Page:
August 2019. It’s a long, hot summer of editorial projects for the World Bank, the Inter-American Development Bank, and the International Renewable Energy Agency—a rythym relieved by swimming in the Long Island Sound.
What can I do for you?
Today, particularly in institutional settings, texts often are assembled rather than written. What gets left out in the process, in addition, obviously, to the author's voice and attention to the reader's eyes and ears, is the concern for elegance, brevity, sequence, rhythm, connection, and flow. I fix that. I pare text to its essentials, and match it to its audience. I help authors who speak other languages recognize themselves—in English. I impart consistency and an even voice to texts by multiple authors who write and think in different registers and with different vocabularies. I supply summaries, segues, intros, signposts, shortcuts, links, and transitions that authors, in their zeal, sometimes leave out. I'm good at speaking plainly about complex subjects. I'm logical. I choose verbs and nouns that make adverbs and adjectives unnecessary.
A decade as a successful association publications director taught me to apply the publisher’s and the reader’s perspectives simultaneously in all my projects. Often I serve as writer-editor and project manager (recruiting and supervising translators, copyeditors, designers, and printers). Knowledge of the entire publishing process improves coherence, speeds delivery, and adds value.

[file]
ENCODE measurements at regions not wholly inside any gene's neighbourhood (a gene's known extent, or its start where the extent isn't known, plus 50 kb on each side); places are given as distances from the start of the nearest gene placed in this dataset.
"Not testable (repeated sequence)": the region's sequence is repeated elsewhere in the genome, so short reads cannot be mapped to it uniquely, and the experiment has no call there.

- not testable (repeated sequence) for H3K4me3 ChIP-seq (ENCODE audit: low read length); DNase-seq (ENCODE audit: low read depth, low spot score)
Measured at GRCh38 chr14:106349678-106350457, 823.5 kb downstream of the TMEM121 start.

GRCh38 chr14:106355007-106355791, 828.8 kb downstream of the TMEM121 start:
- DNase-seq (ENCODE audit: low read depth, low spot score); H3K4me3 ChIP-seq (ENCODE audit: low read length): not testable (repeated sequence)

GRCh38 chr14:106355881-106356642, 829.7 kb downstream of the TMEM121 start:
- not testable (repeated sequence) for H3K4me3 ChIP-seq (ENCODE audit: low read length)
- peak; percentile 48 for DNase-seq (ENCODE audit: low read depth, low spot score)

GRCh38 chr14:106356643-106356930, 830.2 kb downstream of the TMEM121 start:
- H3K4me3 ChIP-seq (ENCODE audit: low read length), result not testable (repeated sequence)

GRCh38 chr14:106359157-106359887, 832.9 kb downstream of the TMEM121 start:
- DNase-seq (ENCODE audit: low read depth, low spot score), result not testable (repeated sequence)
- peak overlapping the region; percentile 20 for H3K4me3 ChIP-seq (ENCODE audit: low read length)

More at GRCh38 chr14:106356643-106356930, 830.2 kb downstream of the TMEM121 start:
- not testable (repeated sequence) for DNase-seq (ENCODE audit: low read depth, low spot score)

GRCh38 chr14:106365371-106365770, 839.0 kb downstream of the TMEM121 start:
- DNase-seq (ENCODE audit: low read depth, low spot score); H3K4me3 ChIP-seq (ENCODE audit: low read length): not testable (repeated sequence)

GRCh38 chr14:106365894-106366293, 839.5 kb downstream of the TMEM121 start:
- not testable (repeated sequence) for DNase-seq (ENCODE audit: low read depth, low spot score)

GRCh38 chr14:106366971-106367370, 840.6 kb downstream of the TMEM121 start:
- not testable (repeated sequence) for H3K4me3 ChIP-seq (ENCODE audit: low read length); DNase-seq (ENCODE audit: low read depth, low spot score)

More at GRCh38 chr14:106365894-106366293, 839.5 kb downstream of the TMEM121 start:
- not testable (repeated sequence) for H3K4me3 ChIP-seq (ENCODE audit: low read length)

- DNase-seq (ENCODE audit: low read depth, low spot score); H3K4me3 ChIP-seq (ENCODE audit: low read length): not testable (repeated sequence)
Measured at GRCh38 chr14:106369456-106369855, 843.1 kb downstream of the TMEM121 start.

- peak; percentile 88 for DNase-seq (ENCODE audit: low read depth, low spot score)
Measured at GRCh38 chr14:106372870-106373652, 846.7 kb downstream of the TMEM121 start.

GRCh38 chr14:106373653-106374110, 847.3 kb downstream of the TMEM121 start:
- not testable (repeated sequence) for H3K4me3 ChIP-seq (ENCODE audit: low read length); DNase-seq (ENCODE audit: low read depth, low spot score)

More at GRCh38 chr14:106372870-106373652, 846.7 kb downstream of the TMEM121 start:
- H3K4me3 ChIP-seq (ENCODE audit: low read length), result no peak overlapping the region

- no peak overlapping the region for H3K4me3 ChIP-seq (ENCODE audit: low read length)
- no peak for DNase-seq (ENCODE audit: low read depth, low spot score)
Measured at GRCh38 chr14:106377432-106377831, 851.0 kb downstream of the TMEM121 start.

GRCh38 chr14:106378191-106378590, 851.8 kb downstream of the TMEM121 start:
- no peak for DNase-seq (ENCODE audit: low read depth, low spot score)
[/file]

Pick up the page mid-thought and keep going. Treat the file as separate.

My fascination with translation began in college with Baudelaire and Rimbaud. In what sense, I wondered, were the English renditions "the same" as the originals? Four decades later, I still don't know. In much of my work the question is moot—the translation works if it accomplishes the same purpose as the original. With literature, art, philosophy, and rhetoric, however, the question is not moot at all; it haunts and fascinates. In a deep sense, translation, like acting, is a sort of subordinated creativity—bounded by the fact that one must operate within the bounds of the script.
You cannot edit with the TV on. Editors must continually contest the text they’re working on, shifting constantly between the author’s and the reader’s perspective. What is the author saying? What is the reader hearing? Is there a better way to bring the two together?
Editors are professional outsiders. We know that nobody really likes to be corrected, although most people are willing to listen if you show them that you can help them do their jobs better. Editors have to find ways to practice their craft gently, persuasively, interactively, and transparently. When you love what you do, it shows … and wins people over.
“You have really helped us to improve the flow, structure, and grammar of the monograph.”—Inter-American Development Bank
“Thank you very much for your great edits. They made the text much more appealing and coherent!”—International Renewable Energy Agency
“This report was never in more capable hands than when it was with Mr. Kennedy.”—World Bank